Sir Paul Phillips was England’s highest paid principal with a basic salary in 2022 of £258,000, plus pension contributions, consultancy work and benefits in kind taking his total pay package to £362,000.

Leighton-Price said: “Collaborating closely with the DfE and FE Commissioner, the college governors are actively engaged in the process of appointing a new principal and chief executive.”

‘Good’ for governance

Ofsted inspectors noted during their December 2023 inspection that the governance of the quality of education at Weston College is “mostly effective”.

The report published this week said the governors appropriately challenge leaders on education but “do not always challenge leaders enough on the timeliness and impact of the remedial actions taken,” leading to slow improvements on the weakest programmes.

However, inspectors also praised governors and leaders for listening and taking timely actions on the feedback from staff at all levels in the college.

“For example, leaders have recently appointed well-being champions to help staff manage their workload. As a result, staff feel valued and well supported by leaders and managers.”

Leighton-Price said: “Weston College is immensely proud of its ‘good’ Ofsted rating, achieved across all eight areas, alongside a ‘strong’ outcome for meeting regional skills needs.”

Latest education roles from

Exams Manager

Exams Manager

Buckinghamshire College Group

Apprenticeship Skills Tutor – Level 7 Senior Leadership / Management

Apprenticeship Skills Tutor – Level 7 Senior Leadership / Management

RNN Group

GCSE and Functional Skills English Lecturer

GCSE and Functional Skills English Lecturer

Riverside College

MIS (Management Information Systems) Assistant

MIS (Management Information Systems) Assistant

RNN Group

Curriculum Leader – Engineering (Adult Programmes)

Curriculum Leader – Engineering (Adult Programmes)

Gateshead College

Apprentice Development Leader

Apprentice Development Leader

GP Strategies

Sponsored posts

Sponsored post

Why we’re backing our UK skills ‘Olympians’ (and why you should too)

This August, teams from over 200 nations will gather to compete in the sticky heat of the Paris summer...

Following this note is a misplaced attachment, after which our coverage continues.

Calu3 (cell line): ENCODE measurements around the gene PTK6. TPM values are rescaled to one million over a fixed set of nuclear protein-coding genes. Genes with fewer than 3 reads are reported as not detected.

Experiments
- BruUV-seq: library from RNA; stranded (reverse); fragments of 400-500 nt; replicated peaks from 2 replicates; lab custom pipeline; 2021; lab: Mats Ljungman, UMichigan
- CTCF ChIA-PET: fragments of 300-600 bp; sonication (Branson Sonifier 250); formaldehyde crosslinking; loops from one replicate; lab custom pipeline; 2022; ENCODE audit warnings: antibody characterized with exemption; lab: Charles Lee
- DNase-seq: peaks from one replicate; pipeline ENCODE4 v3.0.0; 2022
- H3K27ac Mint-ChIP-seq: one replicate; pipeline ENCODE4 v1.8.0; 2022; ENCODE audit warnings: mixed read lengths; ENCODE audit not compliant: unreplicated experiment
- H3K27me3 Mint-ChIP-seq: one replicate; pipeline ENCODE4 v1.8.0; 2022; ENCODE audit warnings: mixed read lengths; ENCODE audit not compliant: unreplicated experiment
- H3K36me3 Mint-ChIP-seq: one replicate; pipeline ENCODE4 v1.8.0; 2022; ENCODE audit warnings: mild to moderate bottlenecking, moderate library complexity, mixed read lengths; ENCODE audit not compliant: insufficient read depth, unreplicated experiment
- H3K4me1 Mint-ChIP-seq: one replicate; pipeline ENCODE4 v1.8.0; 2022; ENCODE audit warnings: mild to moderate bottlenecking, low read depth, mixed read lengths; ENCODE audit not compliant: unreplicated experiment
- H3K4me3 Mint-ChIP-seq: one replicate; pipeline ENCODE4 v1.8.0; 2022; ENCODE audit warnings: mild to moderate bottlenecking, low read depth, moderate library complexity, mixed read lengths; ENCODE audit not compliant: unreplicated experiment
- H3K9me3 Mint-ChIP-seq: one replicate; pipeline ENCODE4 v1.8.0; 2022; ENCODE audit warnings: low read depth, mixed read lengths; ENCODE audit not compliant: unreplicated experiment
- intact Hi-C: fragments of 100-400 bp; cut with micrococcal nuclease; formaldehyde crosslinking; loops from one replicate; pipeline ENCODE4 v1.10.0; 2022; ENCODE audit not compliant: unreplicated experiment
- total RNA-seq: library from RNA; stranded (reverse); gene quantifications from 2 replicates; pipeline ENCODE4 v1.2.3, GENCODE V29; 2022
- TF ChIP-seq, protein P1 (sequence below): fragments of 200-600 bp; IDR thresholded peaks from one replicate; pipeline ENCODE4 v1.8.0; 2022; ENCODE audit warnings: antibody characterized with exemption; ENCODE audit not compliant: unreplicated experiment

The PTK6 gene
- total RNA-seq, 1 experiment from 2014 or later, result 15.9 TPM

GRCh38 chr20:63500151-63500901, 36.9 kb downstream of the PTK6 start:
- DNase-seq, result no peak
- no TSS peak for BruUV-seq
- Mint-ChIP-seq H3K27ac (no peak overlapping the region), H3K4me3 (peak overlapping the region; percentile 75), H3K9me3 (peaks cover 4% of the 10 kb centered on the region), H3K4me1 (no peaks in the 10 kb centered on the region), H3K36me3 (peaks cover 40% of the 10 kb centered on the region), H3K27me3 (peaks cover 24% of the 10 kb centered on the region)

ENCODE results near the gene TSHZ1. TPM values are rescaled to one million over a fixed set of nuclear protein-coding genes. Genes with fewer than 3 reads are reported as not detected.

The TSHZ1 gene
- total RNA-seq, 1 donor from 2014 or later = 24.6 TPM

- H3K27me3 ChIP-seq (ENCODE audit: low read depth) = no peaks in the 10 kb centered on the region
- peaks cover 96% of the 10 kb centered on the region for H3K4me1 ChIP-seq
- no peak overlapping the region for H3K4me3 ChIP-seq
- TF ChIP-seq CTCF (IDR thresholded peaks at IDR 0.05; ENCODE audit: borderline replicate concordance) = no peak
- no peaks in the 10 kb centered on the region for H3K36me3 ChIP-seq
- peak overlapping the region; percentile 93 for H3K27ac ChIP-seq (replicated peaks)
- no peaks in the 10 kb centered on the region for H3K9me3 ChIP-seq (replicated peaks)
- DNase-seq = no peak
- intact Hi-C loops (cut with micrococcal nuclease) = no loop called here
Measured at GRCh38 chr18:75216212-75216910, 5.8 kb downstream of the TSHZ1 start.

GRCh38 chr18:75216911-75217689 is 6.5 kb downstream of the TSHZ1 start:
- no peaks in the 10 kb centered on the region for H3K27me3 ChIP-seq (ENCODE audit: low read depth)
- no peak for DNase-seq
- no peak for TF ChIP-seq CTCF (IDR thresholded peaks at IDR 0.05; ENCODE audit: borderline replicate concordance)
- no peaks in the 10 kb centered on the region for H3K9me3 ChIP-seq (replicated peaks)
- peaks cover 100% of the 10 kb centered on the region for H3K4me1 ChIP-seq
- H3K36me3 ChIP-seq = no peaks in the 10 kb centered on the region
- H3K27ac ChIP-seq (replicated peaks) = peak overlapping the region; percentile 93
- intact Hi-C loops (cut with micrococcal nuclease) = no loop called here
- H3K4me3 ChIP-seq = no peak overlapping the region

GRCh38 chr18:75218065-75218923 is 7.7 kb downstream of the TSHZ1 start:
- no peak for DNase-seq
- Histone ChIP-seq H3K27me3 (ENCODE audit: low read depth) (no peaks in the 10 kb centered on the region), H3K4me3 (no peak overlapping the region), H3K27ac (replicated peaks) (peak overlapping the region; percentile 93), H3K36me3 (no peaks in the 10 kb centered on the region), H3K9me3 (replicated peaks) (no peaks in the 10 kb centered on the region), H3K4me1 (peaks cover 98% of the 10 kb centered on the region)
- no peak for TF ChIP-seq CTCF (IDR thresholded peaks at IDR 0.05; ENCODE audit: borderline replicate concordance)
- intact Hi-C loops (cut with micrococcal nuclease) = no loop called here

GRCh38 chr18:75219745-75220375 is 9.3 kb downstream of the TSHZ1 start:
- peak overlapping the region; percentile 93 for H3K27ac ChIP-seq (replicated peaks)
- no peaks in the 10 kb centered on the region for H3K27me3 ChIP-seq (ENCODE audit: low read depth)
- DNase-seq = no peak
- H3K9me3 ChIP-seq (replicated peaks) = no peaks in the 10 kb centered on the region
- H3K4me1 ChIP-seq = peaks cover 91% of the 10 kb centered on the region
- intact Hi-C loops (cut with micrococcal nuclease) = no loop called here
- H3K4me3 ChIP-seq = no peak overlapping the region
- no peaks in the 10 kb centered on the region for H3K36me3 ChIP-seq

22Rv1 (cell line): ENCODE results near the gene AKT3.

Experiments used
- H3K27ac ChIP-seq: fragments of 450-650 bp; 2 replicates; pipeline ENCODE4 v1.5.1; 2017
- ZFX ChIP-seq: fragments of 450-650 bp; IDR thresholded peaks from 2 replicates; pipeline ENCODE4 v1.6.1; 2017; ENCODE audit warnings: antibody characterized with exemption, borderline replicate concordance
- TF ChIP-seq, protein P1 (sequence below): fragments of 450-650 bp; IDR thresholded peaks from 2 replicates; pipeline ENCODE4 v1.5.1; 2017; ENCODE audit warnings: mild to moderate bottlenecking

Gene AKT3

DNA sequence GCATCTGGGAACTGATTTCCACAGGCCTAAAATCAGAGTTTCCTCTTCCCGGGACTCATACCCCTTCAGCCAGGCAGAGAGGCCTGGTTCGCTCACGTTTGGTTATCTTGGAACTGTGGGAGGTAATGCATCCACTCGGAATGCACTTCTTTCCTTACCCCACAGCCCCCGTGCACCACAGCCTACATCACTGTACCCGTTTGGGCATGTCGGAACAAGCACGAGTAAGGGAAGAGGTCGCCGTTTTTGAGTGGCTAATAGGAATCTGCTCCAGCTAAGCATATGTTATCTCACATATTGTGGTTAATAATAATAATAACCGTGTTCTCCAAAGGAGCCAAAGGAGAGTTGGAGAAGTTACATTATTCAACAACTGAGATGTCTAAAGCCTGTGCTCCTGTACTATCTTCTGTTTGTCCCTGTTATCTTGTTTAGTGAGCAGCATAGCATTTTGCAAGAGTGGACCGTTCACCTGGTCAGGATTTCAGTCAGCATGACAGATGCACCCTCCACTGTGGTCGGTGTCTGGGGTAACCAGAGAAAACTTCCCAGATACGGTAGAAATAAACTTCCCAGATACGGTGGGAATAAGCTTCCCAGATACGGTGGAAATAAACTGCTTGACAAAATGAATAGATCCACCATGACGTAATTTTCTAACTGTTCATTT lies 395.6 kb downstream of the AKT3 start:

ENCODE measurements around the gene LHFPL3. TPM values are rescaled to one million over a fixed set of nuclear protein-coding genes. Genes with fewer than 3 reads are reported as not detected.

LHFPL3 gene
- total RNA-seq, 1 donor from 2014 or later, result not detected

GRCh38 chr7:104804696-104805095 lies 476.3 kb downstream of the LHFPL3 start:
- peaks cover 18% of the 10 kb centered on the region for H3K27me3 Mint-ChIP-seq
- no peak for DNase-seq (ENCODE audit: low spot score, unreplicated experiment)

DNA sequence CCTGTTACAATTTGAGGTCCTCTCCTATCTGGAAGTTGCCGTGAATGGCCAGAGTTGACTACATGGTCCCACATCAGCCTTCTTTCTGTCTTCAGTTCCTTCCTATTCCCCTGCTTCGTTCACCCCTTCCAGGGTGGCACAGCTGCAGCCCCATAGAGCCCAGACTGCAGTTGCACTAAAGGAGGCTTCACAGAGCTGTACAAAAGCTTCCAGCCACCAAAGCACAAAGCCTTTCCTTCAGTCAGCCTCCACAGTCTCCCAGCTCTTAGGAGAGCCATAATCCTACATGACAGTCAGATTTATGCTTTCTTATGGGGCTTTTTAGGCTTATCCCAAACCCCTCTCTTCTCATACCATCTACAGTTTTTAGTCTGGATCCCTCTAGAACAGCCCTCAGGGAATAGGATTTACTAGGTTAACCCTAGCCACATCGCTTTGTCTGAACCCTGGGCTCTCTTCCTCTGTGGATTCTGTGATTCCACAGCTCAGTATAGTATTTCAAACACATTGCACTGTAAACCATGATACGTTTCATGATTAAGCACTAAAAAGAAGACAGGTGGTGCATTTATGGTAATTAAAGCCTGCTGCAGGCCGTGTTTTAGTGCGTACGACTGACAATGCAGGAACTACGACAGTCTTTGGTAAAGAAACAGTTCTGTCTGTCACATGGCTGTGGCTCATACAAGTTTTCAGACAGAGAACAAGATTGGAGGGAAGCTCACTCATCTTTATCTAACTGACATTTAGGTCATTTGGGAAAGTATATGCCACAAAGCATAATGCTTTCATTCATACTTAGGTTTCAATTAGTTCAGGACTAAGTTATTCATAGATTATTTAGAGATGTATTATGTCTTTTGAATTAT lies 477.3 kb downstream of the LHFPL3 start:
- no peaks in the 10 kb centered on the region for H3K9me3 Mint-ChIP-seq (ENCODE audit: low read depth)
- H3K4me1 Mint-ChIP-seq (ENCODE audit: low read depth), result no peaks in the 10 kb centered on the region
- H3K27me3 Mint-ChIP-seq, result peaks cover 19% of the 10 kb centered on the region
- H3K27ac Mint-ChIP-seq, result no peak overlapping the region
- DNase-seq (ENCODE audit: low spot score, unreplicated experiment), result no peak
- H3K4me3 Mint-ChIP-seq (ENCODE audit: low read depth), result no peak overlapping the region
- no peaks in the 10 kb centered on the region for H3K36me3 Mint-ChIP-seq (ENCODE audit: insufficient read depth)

Advertorial
Sponsored post

Is your organisation prepared for a major incident?

We live in an unpredictable world where an unforeseen incident or environmental event could disrupt a Further Education (FE)...

Advertorial
Sponsored post

A new chapter in education protection!

Gallagher is a specialist in the Further Education sector, working with over 75% of Further Education colleges in the...

Advertorial
Sponsored post

Pearson is planting the seed for sustainability talent with new HTQ

Sustainability is rapidly becoming a key organisational goal for many businesses looking to make a difference in society, the...

Advertorial

More from this theme

Colleges, Ofsted

Second ‘outstanding’ for Cheshire college

Inspectors said teachers and leaders were “passionate” about providing life-changing opportunities for young people and adults

Josh Mellor
Colleges

City of Wolverhampton College announces new principal after financial turnaround

Comes shortly after the college exited long-running government intervention

Josh Mellor
Colleges

Students volunteer to support their local communities

Colleges took part in loneliness and local sports initiatives as part of volunteers’ week

Anviksha Patel
Colleges

Squeezed margins could put more colleges on government notice  

AoC's finance guru explains why cash is up but proportion of healthy EBITDAs is down

Billy Camden

Your thoughts

Leave a Reply

Your email address will not be published. Required fields are marked *

One comment

  1. Neil Richardson

    Don’t staff at Weston College have supervisors to help them manage their workload, thus making ‘well-being champions’ an unnecessary extra during a decade when many colleges are not well-funded, at least, not in the organization’s lower levels?